Solar Panels

 What are solar panels?

Solar panels are devices that convert light into electricity. They are called "solar" panels because most of the time, the most powerful source of light available is the Sun, called Sol by astronomers. Some scientists call them photovoltaics which means, basically, "light-electricity."

A solar panel is a collection of solar cells. Lots of small solar cells spread over a large area can work together to provide enough power to be useful. The more light that hits a cell, the more electricity it produces, so spacecraft are usually designed with solar panels that can always be pointed at the Sun even as the rest of the body of the spacecraft moves around, much as a tank turret can be aimed independently of where the tank is going.

What are solar panels? 

  • Photons bombard and penetrate the cell.
  • They activate electrons, knocking them loose in both silimgn layers.
  • Some electrons in the bottom layer sling-shot to the top of the cell.
  • These electrons flow into metal contacts as electricity, moving into a circuit throughout a 60-cell module.
  • Electrons flow back into the cell via a solid contact layer at the bottom, creating a closed loop or circuit.

 

what is a Solar panel

Types of solar panels?

 Crystalline Silicon (c-Si)

Almost 90% of the World's photovoltaics today are based on some variation of silicon.[1] In 2011, about 95% of all shipments by U.S. manufacturers to the residential sector were crystalline silicon solar panels. The silicon used in PV takes many forms. The main difference is the purity of the silicon.But what does silicon purity really mean? The more perfectly aligned the silicon molecules are, the better the solar cell will be at converting solar energy (sunlight) into electricity (the photoelectric effect).The efficiency of solar panels goes hand in hand with purity, but the processes used to enhance the purity of silicon are expensive. Efficiency should not be your primary concern. As you will later discover, cost-and space-efficiency are the determining factors for most people.Crystalline silicon forms the basis of mono- and polycrystalline silicon solar cells:

 Monocrystalline Silicon Solar Cells

Solar cells made of monocrystalline silicon (mono-Si), also called single-crystalline silicon (single-crystal-Si), are quite easily recognizable by an external even coloring and uniform look, indicating high-purity silicon, as you can see on the picture below:

monocrystalline solar panel installation in pakistan

Monocrystalline solar cells are made out of silicon ingots, which are cylindrical in shape. To optimize performance and lower costs of a single monocrystalline solar cell, four sides are cut out of the cylindrical ingots to make silicon wafers, which is what gives monocrystalline solar panels their characteristic look.A good way to separate mono- and polycrystalline solar panels is that polycrystalline solar cells look perfectly rectangular with no rounded edges.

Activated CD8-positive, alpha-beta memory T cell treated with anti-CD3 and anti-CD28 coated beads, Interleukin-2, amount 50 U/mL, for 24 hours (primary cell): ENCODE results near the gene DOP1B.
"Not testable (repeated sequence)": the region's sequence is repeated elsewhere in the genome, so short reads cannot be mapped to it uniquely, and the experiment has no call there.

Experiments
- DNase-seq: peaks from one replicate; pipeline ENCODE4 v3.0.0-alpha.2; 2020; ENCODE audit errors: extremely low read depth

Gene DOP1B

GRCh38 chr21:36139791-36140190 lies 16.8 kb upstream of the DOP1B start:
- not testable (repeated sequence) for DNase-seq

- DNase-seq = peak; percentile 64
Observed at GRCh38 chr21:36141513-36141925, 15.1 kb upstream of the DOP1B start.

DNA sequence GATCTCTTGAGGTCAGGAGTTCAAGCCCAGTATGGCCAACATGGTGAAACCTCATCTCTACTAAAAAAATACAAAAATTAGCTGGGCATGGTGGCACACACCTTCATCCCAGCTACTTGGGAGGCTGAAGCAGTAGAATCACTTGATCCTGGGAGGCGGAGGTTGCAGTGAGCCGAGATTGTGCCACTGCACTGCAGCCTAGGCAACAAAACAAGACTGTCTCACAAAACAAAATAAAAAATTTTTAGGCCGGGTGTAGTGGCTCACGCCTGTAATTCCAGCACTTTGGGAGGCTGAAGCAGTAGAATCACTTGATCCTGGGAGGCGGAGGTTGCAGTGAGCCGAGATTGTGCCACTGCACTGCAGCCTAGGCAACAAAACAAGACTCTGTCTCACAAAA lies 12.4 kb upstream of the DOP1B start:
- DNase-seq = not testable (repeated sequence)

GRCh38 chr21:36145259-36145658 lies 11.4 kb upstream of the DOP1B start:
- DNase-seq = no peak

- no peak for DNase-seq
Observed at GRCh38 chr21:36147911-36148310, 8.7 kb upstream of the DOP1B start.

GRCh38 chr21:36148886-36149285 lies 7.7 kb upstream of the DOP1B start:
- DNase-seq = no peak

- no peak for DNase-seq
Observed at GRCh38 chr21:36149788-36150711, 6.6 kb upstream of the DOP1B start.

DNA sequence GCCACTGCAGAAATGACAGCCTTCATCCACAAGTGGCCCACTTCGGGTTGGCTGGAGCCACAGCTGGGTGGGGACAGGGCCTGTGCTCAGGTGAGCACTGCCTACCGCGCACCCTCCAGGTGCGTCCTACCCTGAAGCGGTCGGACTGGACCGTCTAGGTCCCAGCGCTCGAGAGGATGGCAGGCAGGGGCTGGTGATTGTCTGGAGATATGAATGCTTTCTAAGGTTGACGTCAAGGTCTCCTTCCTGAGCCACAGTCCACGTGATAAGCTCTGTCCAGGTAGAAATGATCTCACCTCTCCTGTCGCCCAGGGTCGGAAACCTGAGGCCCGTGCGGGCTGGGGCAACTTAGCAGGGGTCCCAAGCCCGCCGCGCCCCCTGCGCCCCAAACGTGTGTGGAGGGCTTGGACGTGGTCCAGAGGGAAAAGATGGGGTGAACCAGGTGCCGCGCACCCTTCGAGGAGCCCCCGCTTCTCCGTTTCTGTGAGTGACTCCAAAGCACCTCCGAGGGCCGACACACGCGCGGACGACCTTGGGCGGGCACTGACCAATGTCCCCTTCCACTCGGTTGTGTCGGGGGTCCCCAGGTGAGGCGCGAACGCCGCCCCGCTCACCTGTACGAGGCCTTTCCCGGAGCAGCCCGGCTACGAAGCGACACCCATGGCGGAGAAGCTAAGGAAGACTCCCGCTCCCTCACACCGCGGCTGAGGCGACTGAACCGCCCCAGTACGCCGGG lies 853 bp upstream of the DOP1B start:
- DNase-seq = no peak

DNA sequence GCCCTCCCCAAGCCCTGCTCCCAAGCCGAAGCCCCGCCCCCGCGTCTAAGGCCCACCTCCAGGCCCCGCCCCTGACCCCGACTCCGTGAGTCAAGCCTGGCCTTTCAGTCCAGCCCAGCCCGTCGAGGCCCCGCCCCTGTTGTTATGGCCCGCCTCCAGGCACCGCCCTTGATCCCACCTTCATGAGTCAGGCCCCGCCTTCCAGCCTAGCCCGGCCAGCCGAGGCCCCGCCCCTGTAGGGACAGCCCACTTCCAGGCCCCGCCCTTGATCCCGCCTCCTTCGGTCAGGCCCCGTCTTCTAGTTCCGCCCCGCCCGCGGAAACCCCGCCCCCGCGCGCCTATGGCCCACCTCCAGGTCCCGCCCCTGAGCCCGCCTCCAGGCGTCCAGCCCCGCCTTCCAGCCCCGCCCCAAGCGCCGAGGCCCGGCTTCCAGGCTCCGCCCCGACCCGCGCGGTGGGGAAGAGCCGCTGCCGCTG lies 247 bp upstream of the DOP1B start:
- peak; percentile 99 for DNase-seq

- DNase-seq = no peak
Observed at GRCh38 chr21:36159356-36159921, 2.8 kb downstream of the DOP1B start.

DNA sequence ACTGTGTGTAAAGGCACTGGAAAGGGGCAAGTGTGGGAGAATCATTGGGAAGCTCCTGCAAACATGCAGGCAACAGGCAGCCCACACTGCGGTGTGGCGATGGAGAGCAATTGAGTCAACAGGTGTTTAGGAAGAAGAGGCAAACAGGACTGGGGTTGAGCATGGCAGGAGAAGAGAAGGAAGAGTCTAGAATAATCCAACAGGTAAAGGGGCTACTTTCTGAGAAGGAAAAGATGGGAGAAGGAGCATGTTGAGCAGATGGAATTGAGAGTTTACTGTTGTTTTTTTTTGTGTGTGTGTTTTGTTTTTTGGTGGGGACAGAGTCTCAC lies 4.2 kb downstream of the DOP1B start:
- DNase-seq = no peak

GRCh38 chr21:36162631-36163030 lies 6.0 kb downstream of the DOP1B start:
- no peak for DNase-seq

Advantages

  • Monocrystalline solar panels have the highest efficiency rates since they are made out of the highest-grade silicon.
  • Monocrystalline solar panels live the longest. Most solar panel manufacturers put a 25-year warranty on their monocrystalline solar panels.
  • Tend to perform better than similarly rated polycrystalline solar panels at low-light conditions.

Polycrystalline Silicon Solar Cells

The first solar panels based on polycrystalline silicon, which also is known as polysilicon (p-Si) and multi-crystalline silicon (mc-Si), were introduced to the market in 1981. Unlike monocrystalline-based solar panels, polycrystalline solar panels do not require the Czochralski process. Raw silicon is melted and poured into a square mold, which is cooled and cut into perfectly square wafers.

polycrystalline solar panel installation in pakistan

Advantages

  • The process used to make polycrystalline silicon is simpler and cost less.
  • Polycrystalline solar panels tend to have slightly lower heat tolerance than monocrystalline solar panels. This technically means that they perform slightly worse than monocrystalline solar panels in high temperatures. Heat can affect the performance of solar panels and shorten their lifespans. However, this effect is minor, and most homeowners do not need to take it into account.

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